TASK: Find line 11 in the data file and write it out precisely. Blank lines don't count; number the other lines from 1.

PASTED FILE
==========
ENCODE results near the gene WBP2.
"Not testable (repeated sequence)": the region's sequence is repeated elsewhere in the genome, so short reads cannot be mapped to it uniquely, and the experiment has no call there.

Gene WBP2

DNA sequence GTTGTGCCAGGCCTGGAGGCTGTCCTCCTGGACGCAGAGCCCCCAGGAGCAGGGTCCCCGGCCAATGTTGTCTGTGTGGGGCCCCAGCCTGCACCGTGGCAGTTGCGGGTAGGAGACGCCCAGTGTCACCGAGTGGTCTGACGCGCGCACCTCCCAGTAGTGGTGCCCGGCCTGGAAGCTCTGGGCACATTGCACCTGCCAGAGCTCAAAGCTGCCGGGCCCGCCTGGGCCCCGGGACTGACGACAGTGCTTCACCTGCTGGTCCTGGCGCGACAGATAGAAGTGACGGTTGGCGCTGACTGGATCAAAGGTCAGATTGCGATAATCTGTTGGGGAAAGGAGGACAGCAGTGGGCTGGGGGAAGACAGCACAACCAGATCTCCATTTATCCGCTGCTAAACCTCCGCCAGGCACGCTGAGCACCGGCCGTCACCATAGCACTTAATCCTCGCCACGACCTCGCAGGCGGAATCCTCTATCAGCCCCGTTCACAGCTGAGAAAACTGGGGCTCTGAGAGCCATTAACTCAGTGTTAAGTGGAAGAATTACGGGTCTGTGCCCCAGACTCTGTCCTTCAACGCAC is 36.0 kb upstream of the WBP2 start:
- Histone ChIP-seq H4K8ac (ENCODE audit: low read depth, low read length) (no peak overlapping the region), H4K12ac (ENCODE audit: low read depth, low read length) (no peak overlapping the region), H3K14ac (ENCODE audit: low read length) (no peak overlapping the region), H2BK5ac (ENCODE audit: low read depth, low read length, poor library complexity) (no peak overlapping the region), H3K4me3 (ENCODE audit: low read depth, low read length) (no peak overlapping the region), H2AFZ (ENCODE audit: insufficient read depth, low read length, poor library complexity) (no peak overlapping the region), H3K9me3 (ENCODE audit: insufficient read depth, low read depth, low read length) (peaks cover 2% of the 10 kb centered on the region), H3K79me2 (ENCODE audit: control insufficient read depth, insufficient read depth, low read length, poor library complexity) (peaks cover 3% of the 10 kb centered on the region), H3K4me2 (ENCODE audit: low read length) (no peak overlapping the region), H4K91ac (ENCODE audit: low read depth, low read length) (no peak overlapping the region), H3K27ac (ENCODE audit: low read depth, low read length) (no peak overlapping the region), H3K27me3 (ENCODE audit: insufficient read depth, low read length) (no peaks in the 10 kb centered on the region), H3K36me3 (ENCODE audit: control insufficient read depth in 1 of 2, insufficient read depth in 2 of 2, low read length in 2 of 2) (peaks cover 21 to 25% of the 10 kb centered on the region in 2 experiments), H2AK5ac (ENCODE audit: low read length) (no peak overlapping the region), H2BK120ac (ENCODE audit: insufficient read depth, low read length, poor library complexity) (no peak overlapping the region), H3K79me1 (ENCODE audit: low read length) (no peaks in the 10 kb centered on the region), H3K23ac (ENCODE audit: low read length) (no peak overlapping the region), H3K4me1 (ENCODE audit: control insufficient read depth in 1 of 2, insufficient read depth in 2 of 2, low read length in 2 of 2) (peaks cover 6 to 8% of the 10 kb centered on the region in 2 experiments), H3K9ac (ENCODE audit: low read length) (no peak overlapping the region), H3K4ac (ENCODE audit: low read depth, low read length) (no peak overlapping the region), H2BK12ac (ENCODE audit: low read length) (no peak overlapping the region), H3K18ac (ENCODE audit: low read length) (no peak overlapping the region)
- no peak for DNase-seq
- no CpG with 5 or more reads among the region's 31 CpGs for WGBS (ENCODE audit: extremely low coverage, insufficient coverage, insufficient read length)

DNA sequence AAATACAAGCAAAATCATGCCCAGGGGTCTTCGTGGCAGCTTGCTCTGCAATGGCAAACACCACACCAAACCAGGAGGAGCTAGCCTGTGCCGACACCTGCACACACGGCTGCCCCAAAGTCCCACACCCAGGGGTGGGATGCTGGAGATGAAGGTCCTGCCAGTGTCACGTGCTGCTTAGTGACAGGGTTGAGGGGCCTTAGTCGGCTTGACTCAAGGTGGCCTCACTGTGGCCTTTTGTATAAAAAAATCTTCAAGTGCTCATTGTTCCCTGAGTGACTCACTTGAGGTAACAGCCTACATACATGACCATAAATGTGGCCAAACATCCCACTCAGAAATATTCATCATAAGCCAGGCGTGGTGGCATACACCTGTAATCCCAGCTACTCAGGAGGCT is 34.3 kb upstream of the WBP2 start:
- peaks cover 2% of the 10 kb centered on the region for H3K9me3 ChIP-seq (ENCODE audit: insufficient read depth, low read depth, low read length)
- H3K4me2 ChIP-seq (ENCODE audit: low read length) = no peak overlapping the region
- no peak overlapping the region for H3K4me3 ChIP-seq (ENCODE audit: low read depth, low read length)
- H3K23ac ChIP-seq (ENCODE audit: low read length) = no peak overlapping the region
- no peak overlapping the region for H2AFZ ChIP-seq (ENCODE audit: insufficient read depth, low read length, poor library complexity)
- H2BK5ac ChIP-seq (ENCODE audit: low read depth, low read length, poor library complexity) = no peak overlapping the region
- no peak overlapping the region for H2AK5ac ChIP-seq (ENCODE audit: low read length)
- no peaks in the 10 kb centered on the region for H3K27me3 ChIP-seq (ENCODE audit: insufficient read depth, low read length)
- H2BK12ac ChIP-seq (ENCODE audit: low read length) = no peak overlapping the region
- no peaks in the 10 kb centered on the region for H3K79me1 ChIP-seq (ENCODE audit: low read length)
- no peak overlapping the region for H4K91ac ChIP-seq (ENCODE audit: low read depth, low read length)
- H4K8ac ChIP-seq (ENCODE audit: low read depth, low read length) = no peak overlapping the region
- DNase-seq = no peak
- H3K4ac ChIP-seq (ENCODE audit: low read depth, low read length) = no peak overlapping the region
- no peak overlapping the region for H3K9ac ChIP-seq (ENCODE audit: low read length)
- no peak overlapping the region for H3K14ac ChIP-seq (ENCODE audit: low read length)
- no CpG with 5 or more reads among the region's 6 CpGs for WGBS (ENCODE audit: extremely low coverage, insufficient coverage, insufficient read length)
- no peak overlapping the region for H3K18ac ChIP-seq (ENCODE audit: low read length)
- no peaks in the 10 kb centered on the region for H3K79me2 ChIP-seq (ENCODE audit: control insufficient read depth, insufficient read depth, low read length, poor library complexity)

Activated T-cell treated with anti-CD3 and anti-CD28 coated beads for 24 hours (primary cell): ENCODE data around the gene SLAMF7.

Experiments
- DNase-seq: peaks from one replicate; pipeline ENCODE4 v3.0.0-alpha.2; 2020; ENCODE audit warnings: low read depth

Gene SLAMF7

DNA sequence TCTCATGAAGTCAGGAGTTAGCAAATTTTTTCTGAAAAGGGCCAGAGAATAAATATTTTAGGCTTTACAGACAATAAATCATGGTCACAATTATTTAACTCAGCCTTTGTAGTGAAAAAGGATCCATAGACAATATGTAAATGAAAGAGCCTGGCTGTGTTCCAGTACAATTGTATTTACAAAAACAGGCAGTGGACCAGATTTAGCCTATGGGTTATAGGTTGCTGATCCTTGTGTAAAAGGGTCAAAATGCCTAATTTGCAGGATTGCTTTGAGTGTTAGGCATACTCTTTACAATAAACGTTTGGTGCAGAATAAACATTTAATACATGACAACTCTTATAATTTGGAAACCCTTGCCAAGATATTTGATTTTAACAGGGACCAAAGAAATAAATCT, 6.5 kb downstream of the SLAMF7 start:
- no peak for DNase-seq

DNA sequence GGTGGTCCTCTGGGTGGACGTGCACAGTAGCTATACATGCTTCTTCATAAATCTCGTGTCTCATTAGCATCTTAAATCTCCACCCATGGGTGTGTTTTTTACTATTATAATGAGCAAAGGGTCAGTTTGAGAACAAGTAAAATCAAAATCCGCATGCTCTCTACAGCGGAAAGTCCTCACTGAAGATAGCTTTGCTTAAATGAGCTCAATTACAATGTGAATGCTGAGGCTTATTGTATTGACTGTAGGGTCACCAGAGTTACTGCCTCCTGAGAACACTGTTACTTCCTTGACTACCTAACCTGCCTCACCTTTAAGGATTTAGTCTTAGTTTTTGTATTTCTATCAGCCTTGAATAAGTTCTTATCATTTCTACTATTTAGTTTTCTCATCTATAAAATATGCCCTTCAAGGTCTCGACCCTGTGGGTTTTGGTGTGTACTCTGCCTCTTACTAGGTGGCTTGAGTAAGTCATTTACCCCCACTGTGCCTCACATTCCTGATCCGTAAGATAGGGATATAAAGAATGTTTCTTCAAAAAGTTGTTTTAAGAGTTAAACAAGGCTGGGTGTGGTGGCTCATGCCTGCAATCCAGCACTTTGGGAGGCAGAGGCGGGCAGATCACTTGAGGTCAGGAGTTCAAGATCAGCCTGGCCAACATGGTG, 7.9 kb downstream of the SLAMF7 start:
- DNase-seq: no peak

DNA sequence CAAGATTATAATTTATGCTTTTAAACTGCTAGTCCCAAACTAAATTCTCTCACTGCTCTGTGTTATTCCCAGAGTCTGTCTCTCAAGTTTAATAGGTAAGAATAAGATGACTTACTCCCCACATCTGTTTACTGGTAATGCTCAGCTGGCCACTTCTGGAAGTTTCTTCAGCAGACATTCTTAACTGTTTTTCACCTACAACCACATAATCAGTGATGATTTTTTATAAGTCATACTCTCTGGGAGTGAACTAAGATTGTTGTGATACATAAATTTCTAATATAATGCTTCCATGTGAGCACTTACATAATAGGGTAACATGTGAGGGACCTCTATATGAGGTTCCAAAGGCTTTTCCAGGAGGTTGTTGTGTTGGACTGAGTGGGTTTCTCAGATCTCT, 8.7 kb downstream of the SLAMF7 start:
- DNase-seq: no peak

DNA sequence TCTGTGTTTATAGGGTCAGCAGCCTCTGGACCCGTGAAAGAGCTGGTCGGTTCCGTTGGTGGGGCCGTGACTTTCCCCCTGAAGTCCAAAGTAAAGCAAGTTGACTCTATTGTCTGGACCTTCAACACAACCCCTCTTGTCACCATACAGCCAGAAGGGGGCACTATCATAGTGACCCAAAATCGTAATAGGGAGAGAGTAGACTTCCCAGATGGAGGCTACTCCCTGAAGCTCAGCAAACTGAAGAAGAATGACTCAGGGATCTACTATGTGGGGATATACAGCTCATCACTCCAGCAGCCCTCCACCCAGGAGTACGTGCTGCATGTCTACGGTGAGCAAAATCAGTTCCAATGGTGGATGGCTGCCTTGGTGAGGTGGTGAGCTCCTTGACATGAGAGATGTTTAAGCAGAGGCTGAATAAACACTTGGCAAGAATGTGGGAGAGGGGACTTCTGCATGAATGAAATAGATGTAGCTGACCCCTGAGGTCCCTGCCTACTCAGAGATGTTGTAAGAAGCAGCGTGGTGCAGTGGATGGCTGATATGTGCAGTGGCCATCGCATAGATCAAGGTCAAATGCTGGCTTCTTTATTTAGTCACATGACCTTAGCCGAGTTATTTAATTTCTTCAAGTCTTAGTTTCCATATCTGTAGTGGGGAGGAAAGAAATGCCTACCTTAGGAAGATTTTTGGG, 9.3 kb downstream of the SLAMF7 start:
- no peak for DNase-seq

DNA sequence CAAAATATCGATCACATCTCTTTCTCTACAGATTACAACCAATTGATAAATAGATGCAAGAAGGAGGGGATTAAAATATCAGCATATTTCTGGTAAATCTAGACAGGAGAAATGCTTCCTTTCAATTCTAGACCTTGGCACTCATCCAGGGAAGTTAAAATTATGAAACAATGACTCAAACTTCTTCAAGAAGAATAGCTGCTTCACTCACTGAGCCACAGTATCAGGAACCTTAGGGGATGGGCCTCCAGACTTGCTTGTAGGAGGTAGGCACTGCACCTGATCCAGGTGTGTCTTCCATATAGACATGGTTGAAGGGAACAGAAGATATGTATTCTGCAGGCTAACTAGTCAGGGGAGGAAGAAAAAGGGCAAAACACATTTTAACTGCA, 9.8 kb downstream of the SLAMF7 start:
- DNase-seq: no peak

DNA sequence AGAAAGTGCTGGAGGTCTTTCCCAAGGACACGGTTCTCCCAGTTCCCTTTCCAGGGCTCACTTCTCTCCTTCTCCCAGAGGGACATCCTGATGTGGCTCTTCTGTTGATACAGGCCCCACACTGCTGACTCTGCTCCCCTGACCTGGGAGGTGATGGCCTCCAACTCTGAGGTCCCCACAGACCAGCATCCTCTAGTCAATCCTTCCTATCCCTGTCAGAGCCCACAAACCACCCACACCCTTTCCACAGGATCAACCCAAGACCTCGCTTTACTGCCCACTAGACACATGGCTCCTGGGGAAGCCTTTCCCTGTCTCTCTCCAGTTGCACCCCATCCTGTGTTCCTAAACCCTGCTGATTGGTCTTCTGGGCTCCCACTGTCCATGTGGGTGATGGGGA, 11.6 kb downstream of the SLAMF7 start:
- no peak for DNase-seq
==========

- no peak overlapping the region for H3K4me3 ChIP-seq (ENCODE audit: low read depth, low read length)